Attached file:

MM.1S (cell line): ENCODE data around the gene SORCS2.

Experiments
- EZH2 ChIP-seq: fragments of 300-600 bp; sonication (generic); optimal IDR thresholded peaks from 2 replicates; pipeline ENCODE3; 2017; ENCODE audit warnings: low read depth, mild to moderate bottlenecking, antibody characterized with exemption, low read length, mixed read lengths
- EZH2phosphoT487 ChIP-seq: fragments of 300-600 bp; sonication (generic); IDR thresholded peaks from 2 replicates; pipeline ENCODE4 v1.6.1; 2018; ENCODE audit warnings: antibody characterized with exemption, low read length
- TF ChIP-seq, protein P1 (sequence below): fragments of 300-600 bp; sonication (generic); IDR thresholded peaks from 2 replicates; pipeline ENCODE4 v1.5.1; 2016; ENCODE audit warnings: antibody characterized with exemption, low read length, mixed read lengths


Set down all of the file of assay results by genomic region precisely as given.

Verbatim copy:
MM.1S (cell line): ENCODE data around the gene SORCS2.

Experiments
- EZH2 ChIP-seq: fragments of 300-600 bp; sonication (generic); optimal IDR thresholded peaks from 2 replicates; pipeline ENCODE3; 2017; ENCODE audit warnings: low read depth, mild to moderate bottlenecking, antibody characterized with exemption, low read length, mixed read lengths
- EZH2phosphoT487 ChIP-seq: fragments of 300-600 bp; sonication (generic); IDR thresholded peaks from 2 replicates; pipeline ENCODE4 v1.6.1; 2018; ENCODE audit warnings: antibody characterized with exemption, low read length
- TF ChIP-seq, protein P1 (sequence below): fragments of 300-600 bp; sonication (generic); IDR thresholded peaks from 2 replicates; pipeline ENCODE4 v1.5.1; 2016; ENCODE audit warnings: antibody characterized with exemption, low read length, mixed read lengths